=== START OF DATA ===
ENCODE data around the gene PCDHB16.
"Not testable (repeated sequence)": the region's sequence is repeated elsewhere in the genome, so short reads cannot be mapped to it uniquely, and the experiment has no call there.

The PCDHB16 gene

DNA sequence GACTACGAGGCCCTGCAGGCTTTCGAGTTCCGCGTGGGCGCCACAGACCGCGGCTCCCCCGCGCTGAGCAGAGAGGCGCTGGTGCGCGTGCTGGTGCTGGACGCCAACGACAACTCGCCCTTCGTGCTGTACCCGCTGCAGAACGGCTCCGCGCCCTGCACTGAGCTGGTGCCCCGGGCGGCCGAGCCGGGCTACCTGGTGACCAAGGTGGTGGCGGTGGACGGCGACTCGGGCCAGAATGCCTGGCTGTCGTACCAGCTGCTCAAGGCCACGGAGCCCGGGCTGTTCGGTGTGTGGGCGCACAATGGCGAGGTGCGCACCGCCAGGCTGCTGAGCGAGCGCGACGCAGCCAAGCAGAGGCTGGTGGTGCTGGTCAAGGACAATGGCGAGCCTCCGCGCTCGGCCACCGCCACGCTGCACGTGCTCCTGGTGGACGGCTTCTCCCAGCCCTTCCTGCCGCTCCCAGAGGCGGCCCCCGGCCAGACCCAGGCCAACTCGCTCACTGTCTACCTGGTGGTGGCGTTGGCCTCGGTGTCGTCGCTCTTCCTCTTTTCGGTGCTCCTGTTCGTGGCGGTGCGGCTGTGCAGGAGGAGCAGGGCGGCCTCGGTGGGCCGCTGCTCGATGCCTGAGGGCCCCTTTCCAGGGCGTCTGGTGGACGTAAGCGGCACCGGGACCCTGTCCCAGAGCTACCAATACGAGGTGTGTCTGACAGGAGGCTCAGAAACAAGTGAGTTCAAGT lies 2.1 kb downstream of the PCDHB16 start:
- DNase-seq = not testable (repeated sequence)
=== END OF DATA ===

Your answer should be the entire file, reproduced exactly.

ENCODE data around the gene PCDHB16.
"Not testable (repeated sequence)": the region's sequence is repeated elsewhere in the genome, so short reads cannot be mapped to it uniquely, and the experiment has no call there.

The PCDHB16 gene

DNA sequence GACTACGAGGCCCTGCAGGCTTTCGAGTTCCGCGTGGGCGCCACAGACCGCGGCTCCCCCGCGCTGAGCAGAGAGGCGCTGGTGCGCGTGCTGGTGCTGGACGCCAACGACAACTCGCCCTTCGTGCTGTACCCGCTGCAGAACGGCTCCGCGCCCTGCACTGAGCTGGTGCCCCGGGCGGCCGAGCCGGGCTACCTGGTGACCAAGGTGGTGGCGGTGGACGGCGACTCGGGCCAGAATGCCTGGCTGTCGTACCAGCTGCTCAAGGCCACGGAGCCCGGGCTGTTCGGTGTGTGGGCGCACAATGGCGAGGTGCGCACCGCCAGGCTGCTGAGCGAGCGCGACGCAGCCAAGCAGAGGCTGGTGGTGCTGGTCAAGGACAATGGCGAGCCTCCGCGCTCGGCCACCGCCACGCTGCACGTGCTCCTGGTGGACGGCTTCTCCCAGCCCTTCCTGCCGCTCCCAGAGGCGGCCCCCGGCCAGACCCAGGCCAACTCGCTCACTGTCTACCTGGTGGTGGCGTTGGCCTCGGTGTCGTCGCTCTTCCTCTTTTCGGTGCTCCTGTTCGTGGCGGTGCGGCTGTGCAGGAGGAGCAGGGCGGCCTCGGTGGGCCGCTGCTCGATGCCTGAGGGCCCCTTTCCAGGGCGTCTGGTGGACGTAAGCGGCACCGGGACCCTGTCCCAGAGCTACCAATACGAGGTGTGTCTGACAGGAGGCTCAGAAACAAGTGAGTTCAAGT lies 2.1 kb downstream of the PCDHB16 start:
- DNase-seq = not testable (repeated sequence)